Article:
Legislator disputes anti-gaming fears

Frankfort, Kentucky – A Northern Kentucky legislator whose suburban Cincinnati district is within miles of Indiana riverboat casinos said yesterday that he doesn’t see the rash of social problems that some opponents of expanded gambling predict.

Rep. Arnold Simpson, D-Covington, questioned casino gambling opponents during their testimony to a House task force on the issue.

Gov. Steve Beshear is expected to propose allowing casinos at racetracks and other locations to help bring the state up to USD 500 million in tax revenue.

Several casino opponents testified yesterday before the task force, predicting spikes in social problems if casinos are allowed in Kentucky under a constitutional amendment that could come before voters this fall.

One of them, Kent Ostrander, executive director of The Family Foundation, said casino developers are „not looking for casino licenses, they’re looking for hunting licenses … on Kentucky families.“

Simpson, who said after the meeting that he is inclined to support a casino plan, then pointed to Indiana casinos. „We have gaming … but we have none of the benefits,“ he said.

Simpson also said Kentucky already allows a lottery, horse betting and charitable bingo.

„In this environment, I don’t see the great despair that you’re talking about,“ he said.

Ostrander told the panel that to meet Beshear’s revenue projections, each Kentuckian regardless of age would have to lose USD 357.25 a year. Simpson countered that he believes that some money would come from out-of-state residents.

Ostrander disagreed, saying states that don’t have expanded gambling „are falling like dominoes“ and that Kentucky won’t be able to build the so-called „destination“ casinos that could act as tourism draws.

Rev. Nancy Jo Kemper, executive director of the Kentucky Council on Churches, said some money will come from out of state.

But the estimated USD 1.4 billion in gross revenues „will not fall out of the sky,“ she said. “ … An awful lot of it’s going to come from the heartland of the commonwealth of Kentucky.“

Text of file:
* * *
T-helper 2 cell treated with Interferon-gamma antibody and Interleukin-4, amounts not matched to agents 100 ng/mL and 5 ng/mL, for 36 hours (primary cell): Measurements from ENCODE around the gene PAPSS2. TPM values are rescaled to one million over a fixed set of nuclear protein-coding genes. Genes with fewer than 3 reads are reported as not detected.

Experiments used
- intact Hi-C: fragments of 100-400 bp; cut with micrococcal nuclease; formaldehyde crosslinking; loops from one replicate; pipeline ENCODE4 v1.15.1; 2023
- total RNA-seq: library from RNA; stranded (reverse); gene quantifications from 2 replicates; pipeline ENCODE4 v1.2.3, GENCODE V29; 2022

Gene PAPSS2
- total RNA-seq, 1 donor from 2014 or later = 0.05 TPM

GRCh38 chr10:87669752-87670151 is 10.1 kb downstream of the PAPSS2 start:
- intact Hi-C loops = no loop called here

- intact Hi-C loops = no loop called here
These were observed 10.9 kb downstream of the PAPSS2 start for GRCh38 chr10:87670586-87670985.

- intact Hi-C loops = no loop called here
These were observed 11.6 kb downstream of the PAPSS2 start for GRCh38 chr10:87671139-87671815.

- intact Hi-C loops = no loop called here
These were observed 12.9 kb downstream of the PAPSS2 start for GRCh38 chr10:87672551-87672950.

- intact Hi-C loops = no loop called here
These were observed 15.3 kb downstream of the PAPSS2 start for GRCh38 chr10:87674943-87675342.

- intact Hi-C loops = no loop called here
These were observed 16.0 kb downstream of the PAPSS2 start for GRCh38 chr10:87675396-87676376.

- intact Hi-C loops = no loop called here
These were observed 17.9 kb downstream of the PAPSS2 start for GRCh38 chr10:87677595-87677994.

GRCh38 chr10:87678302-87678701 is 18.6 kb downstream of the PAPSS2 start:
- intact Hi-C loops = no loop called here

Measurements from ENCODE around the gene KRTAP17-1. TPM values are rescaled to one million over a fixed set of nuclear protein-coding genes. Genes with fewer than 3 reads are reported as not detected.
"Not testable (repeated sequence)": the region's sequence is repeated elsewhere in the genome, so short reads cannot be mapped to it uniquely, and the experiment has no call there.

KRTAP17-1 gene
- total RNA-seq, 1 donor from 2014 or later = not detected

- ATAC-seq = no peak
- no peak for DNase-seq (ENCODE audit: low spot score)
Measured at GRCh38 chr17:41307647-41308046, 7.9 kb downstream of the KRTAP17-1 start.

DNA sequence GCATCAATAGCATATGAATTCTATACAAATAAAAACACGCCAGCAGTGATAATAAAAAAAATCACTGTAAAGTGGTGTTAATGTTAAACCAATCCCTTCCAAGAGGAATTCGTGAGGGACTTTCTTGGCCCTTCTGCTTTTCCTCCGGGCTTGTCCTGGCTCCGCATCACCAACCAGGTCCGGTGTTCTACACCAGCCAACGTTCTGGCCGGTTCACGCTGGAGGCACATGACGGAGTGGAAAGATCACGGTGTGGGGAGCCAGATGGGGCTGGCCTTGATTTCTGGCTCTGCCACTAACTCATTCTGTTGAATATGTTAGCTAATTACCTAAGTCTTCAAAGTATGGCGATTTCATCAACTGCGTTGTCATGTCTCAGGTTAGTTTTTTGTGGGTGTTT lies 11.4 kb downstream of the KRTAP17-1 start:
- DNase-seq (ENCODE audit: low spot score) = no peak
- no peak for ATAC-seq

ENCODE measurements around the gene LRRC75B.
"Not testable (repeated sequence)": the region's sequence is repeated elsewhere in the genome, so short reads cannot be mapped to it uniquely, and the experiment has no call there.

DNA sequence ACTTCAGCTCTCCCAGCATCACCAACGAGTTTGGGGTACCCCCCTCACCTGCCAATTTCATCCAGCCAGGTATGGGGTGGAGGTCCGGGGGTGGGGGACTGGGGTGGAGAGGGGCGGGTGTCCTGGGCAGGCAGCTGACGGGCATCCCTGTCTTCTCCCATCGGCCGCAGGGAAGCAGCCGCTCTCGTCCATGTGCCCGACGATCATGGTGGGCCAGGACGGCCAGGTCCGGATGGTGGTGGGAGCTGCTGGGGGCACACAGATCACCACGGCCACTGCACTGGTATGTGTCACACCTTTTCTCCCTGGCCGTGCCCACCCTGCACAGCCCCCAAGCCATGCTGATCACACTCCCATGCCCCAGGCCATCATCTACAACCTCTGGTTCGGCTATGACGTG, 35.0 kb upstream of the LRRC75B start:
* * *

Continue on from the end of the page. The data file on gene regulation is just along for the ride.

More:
Kemper cited the case of Patricia H. Sherman, a Louisville woman who was charged last year with embezzling more than USD 7 million from the Obelisk Federal Credit Union in New Albany, Ind., where she worked as head teller. Prosecutors said she spent much of the money gambling at Southern Indiana casinos.

Kemper said a government that encourages citizens to gamble so that it can pay for programs is admittingthat it cannot persuade citizens to pay for the public services they desire.

„I doubt that any state can gamble itself to fiscal health,“ she said.

Terry Brooks, executive director of Kentucky Youth Advocates, which opposes casinos, said expanding gambling will do nothing to lessen gambling problems among adolescents.

The panel also heard from former Republican gubernatorial candidate Larry Forgy, who told the task force that approving casinos would lead to gambling syndicates taking over Kentucky politics. Forgy mentioned former Louisiana Gov. Edwin Edwards, who is in federal prison after being convicted in an extortion trial in connection with the awarding of a casino license when he was in office.

Forgy predicted turf battles throughout the state over licenses, and questioned whether there would be an Eastern Kentucky casino, „turning Pikeville into the Las Vegas of Appalachia.“

Forgy, a former state budget director, said he doesn’t believe predictions that casinos could produce tax revenues of as much as USD 500 million.